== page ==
Masculinity. It can be argued that no one word has undergone such a dramatic shift during the past century, as masculinity. In many ways J.D. Salinger’s groundbreaking novel, “The Catcher in the Rye”, and its main protagonist, Holden Caulfield, were both ahead of their time as they realized masculinity could not have a uniform definition. The reader is led on a journey by Holden, from fancy prep schools to the tough streets of New York City, all in the search for one thing: the meaning of masculinity. Holden’s search for identity culminates in his failure to conform to societal standards of masculinity, allowing Salinger to effectively question the need for such strict standards which seemingly only inhibit personal growth.
Aspects of Racism and Black generalizations are explicitly written in “The Invisible Man”. The concept of colored inequality and White’s twisted view upon Blacks are embodied in the varies objects throughout Ellison’s masterful piece. Items like the briefcase, sambo dolls, cast iron bank, and leg irons symbolizes the struggle of an entire race being classified under a category, and being treated as such. Blacks are viewed as insignificant and savage, categorizing them into a designated bracket, in result a specific image was given to the African Americans. Stereotypes that will last for decades.
C. Holden Caulfield as an Archetypal Picaro The works of the Swiss psychiatrist Carl Gustav Jung supplied the writers with “archetypal images” which were considered to be “universal images”. “The main ideas of Jung integrates on the collective unconscious that contains the `depot` of the archetypes or stereotypes which are perceived in a similar way nationally or sometimes even globally”( Berezhna 26). So when a literary work is analyzed through the archetypal images it is significant to comprehend that those are not personal opinions of the author but universal, archaic patterns and images that derive from the collective unconscious. In literature, archetypes like the mother, the father, the trickster or in our case especially important, the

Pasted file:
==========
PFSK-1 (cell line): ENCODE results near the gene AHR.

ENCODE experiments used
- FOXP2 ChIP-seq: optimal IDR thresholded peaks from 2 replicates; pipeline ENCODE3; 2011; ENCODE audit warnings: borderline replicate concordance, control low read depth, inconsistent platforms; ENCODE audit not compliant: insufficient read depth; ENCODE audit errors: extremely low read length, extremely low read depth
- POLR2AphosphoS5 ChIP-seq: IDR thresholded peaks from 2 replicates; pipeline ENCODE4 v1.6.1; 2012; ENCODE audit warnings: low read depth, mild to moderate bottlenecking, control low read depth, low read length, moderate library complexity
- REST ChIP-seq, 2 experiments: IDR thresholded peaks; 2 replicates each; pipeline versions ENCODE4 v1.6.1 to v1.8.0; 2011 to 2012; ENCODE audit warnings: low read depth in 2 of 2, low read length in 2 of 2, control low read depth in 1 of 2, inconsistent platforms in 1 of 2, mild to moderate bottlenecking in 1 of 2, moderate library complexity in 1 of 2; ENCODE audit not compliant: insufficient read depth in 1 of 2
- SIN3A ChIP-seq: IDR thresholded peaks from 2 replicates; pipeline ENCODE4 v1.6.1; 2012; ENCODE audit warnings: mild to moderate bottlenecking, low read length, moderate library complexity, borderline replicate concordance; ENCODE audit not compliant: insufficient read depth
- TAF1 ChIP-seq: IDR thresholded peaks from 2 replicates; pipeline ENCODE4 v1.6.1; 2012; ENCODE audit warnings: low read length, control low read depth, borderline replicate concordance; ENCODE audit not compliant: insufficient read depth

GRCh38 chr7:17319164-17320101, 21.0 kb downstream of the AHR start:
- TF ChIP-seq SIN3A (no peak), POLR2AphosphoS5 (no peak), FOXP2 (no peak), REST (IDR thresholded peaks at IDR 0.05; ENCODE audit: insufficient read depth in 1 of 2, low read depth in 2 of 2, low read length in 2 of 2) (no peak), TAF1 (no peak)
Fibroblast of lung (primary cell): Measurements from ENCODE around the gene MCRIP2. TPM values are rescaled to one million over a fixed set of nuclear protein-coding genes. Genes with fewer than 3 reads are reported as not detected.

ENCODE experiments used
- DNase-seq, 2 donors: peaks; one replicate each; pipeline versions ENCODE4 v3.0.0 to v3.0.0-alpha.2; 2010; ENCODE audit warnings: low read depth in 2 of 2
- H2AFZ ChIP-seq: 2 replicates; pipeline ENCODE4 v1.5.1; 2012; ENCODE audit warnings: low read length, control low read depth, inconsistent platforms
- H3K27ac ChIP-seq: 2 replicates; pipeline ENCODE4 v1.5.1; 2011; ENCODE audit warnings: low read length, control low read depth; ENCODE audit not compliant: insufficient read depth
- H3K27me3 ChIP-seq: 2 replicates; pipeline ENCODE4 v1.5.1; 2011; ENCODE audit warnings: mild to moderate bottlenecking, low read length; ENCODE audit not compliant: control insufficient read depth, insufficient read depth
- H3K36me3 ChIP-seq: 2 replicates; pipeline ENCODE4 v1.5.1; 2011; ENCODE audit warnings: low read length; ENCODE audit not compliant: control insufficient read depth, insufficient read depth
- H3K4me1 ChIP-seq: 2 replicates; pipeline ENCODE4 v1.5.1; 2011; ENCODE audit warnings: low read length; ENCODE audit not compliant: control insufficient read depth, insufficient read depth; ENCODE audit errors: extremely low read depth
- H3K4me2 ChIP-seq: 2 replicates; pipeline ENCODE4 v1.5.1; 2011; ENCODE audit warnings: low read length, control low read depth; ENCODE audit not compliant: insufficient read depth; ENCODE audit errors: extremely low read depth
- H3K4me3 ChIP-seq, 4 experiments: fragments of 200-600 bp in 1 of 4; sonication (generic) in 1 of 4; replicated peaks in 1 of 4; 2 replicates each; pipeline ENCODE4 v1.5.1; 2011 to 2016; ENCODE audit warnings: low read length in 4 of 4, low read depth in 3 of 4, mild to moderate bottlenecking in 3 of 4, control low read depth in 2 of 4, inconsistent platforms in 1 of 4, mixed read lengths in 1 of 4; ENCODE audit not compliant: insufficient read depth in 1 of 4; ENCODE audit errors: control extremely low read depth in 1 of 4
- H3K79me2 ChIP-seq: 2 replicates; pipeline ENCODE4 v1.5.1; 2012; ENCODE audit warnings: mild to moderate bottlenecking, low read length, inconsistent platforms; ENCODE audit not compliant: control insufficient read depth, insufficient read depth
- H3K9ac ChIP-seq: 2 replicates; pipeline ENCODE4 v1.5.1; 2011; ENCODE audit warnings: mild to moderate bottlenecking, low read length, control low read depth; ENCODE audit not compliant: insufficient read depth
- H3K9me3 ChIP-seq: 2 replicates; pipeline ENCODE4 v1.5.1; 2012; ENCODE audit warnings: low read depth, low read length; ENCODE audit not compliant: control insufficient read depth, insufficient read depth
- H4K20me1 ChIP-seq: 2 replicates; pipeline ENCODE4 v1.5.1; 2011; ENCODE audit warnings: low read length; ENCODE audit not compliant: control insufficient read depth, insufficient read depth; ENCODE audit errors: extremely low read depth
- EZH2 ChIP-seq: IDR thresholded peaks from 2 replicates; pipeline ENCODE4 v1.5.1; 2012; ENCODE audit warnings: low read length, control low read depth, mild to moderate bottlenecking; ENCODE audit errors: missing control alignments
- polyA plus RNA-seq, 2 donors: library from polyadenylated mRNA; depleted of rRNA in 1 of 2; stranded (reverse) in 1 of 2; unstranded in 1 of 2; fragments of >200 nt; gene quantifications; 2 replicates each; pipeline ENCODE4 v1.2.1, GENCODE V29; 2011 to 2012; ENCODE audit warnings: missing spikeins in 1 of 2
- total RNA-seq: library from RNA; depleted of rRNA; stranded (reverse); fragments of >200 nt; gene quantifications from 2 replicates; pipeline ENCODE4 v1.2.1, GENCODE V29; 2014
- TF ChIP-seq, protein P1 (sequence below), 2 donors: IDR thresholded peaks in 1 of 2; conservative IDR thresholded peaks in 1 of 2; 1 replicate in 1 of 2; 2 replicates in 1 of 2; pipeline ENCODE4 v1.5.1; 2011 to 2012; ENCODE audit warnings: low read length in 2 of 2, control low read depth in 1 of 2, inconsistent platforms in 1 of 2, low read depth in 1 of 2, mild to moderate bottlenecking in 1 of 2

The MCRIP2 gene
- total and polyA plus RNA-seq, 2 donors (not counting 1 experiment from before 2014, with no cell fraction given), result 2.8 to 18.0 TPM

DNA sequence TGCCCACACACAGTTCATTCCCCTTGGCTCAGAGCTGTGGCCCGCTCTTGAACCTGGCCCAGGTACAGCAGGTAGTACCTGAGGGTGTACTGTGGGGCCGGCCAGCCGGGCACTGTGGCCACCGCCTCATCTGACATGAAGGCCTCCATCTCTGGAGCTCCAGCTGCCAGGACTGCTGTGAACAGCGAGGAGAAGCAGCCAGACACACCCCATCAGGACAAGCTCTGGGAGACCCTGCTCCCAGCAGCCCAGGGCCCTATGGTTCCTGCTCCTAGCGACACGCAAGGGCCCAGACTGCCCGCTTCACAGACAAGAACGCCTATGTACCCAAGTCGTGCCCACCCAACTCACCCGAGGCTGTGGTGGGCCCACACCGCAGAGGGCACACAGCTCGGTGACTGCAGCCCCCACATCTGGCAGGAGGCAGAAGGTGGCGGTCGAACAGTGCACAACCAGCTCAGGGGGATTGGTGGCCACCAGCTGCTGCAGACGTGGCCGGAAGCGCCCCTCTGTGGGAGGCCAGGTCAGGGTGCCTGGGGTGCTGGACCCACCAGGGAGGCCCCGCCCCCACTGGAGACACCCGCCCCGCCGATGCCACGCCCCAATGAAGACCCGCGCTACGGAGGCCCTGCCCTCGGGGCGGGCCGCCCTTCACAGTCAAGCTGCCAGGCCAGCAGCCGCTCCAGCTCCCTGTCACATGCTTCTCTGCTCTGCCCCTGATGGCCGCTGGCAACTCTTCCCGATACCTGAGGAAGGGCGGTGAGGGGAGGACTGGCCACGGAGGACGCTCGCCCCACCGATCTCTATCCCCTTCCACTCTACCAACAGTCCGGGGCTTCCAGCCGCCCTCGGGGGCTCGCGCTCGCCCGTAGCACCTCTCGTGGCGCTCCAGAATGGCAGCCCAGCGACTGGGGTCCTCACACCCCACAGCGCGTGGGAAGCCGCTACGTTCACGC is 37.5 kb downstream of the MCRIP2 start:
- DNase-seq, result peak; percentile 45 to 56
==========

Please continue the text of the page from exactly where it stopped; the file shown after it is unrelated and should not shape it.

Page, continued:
Gender socialization and gender roles have always existed in society. When analyzing gender roles and their coming of age in the stories “Boys and Girls” by Alice Munro and “A&P” by John Updike, they are not always equal or consistent when comparing cultures; however, the expectations for males and females are often times defined by the community they reside in. Another way gender stereotypes are produced is through media such as television shows and movies. Media tends to have two kinds of gender tropes that show the ideal types of characteristics each gender is supposed to have. Masculinity tropes consist of having expectations of what a man should be, such as brave and diligent, and that men who have these features are considered real men.